TAMPA — Nothing about Tampa's panhandling problem has been simple or easy for the City Council, so why should today's vote on a partial ban be any different?
Here's the latest twist:
Council Chairman Charlie Miranda said two City Hall attorneys have called him to say that one or more council members might oppose his plan to cast the deciding vote on the ban by telephone. His "aye" vote would break a 3-3 tie, approving an ordinance the council has struggled with for months.
Miranda, who is at home recovering from surgery over the summer, shrugged off the lawyers' concerns.
"They're worried about something that I don't think will happen," he said Wednesday. "But if it happens, let it roll."
Miranda, who supports the proposed ban, said he expects to return to the council soon anyway, and then "Guess what."
"I'm going to bring it up, and we'll vote again," he said.
Under the proposed ban, most roadside solicitations would be prohibited six days a week. Newspaper vendors could work the medians every day, and panhandling and charity drives would be allowed Sundays. But the 10 most crash-prone intersections in the city would be off-limits to everyone seven days a week.
Florida attorney general's opinions say that participating in a meeting by telephone does not violate the Sunshine Law as long as there is a quorum of members physically present at the meeting.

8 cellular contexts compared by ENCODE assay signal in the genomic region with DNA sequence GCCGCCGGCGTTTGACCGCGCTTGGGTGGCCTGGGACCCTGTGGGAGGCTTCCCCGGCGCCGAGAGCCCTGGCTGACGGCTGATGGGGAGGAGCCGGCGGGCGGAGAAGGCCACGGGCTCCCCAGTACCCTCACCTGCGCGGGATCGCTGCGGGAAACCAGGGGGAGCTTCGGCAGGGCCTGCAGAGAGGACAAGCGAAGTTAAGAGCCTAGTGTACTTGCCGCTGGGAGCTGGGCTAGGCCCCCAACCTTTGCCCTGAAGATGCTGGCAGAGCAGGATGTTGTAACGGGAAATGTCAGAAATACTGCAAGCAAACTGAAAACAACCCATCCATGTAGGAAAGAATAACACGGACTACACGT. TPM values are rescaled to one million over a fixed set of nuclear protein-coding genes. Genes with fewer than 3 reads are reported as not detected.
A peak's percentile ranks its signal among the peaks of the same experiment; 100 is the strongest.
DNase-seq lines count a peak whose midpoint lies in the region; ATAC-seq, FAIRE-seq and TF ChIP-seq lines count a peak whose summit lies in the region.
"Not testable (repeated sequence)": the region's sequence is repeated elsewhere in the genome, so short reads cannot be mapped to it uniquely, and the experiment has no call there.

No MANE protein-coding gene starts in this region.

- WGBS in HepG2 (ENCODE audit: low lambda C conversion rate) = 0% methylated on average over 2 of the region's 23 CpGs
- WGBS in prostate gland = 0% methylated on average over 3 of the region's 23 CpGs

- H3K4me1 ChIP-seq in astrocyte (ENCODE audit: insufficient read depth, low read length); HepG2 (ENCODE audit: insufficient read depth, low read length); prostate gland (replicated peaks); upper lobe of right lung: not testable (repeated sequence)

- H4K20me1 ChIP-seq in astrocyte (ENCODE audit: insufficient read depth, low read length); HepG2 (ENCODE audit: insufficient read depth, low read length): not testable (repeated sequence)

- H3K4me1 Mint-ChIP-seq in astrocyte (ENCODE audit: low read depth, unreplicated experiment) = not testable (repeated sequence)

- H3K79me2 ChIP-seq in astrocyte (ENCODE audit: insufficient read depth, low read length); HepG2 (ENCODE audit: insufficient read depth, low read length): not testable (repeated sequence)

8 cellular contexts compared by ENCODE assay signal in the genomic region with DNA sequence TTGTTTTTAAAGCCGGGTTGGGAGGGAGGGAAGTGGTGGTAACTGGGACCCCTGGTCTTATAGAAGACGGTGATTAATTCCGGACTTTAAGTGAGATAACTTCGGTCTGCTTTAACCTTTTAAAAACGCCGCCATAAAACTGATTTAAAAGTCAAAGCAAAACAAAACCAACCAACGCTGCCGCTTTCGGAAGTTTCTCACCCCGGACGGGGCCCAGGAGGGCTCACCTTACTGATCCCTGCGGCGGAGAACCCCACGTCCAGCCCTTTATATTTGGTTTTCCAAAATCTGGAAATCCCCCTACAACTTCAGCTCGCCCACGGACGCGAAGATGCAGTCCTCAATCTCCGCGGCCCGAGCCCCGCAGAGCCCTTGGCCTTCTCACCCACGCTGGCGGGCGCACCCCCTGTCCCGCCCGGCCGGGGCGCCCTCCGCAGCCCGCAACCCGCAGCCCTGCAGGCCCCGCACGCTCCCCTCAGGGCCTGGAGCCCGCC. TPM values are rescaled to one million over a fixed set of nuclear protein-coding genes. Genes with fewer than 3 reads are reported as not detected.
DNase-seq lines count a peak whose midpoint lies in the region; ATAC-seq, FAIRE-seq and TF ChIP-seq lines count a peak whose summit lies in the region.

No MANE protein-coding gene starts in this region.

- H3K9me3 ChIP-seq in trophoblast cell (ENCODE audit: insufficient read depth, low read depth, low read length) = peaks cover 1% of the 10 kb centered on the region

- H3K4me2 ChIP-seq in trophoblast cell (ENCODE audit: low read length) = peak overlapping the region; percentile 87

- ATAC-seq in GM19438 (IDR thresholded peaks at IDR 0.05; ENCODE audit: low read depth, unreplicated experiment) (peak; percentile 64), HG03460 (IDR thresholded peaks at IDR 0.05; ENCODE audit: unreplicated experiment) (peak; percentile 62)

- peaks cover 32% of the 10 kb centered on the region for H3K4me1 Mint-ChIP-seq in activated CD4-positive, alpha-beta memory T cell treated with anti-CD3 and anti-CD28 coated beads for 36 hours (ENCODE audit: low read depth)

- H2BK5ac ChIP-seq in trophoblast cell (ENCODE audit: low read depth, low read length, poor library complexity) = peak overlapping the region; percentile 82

Under city rules, the council chairman has the authority to decide matters of procedure unless four council members vote to override that decision.
But there's this possible wrinkle: Miranda plans to call in to vote at 10 a.m., when the proposal is scheduled to come up.
He does not, however, plan to be present at 9 a.m., when Vice Chairwoman Mary Mulhern gavels the meeting to order, as she has done in Miranda's absence for nearly three months.
Mulhern said she supports Miranda's plan to vote on the ordinance even though she has voted against it.
But she said the council only received Miranda's memo about his plans after its last meeting.
"Because this council has never addressed remote voting before, we can't just go ahead and do it without having a discussion," Mulhern said. "I want to do whatever I can to allow all members of council to vote. This has nothing to do with not wanting Charlie to vote. I will support his right to vote in this extraordinary circumstance."
The council does not have to put a procedure in place before Miranda can vote by phone.
"The only legal requirement is that there be a quorum that is physically present before someone can participate remotely," said City Council Attorney Martin Shelby, one of the attorneys who called Miranda.
Citing attorney-client privilege, neither Shelby nor City Attorney Jim Shimberg Jr. said they could discuss conversations with council members.
Four other council members contacted Wednesday said they, too, support Miranda's plan to vote. And one said he was rethinking his previous vote against the ban.
"I haven't reached a decision yet," council member Frank Reddick said, "but I plan to by tomorrow."